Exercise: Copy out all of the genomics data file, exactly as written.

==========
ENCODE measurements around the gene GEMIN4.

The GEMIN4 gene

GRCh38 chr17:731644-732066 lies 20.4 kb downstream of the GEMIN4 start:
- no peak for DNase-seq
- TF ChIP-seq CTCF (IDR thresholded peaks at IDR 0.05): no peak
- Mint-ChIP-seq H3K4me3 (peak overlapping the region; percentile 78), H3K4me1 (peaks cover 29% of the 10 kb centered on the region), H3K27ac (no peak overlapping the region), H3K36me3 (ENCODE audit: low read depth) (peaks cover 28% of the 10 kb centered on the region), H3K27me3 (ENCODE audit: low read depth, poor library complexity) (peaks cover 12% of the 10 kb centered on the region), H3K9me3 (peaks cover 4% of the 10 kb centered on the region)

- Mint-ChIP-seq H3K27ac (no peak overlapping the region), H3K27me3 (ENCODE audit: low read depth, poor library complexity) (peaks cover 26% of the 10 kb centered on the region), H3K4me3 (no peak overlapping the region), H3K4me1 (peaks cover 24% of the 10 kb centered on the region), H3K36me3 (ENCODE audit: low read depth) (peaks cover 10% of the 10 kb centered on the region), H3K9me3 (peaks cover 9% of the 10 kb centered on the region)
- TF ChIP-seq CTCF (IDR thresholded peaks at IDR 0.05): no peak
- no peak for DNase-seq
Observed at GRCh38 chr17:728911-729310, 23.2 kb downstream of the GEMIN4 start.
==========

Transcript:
ENCODE measurements around the gene GEMIN4.

The GEMIN4 gene

GRCh38 chr17:731644-732066 lies 20.4 kb downstream of the GEMIN4 start:
- no peak for DNase-seq
- TF ChIP-seq CTCF (IDR thresholded peaks at IDR 0.05): no peak
- Mint-ChIP-seq H3K4me3 (peak overlapping the region; percentile 78), H3K4me1 (peaks cover 29% of the 10 kb centered on the region), H3K27ac (no peak overlapping the region), H3K36me3 (ENCODE audit: low read depth) (peaks cover 28% of the 10 kb centered on the region), H3K27me3 (ENCODE audit: low read depth, poor library complexity) (peaks cover 12% of the 10 kb centered on the region), H3K9me3 (peaks cover 4% of the 10 kb centered on the region)

- Mint-ChIP-seq H3K27ac (no peak overlapping the region), H3K27me3 (ENCODE audit: low read depth, poor library complexity) (peaks cover 26% of the 10 kb centered on the region), H3K4me3 (no peak overlapping the region), H3K4me1 (peaks cover 24% of the 10 kb centered on the region), H3K36me3 (ENCODE audit: low read depth) (peaks cover 10% of the 10 kb centered on the region), H3K9me3 (peaks cover 9% of the 10 kb centered on the region)
- TF ChIP-seq CTCF (IDR thresholded peaks at IDR 0.05): no peak
- no peak for DNase-seq
Observed at GRCh38 chr17:728911-729310, 23.2 kb downstream of the GEMIN4 start.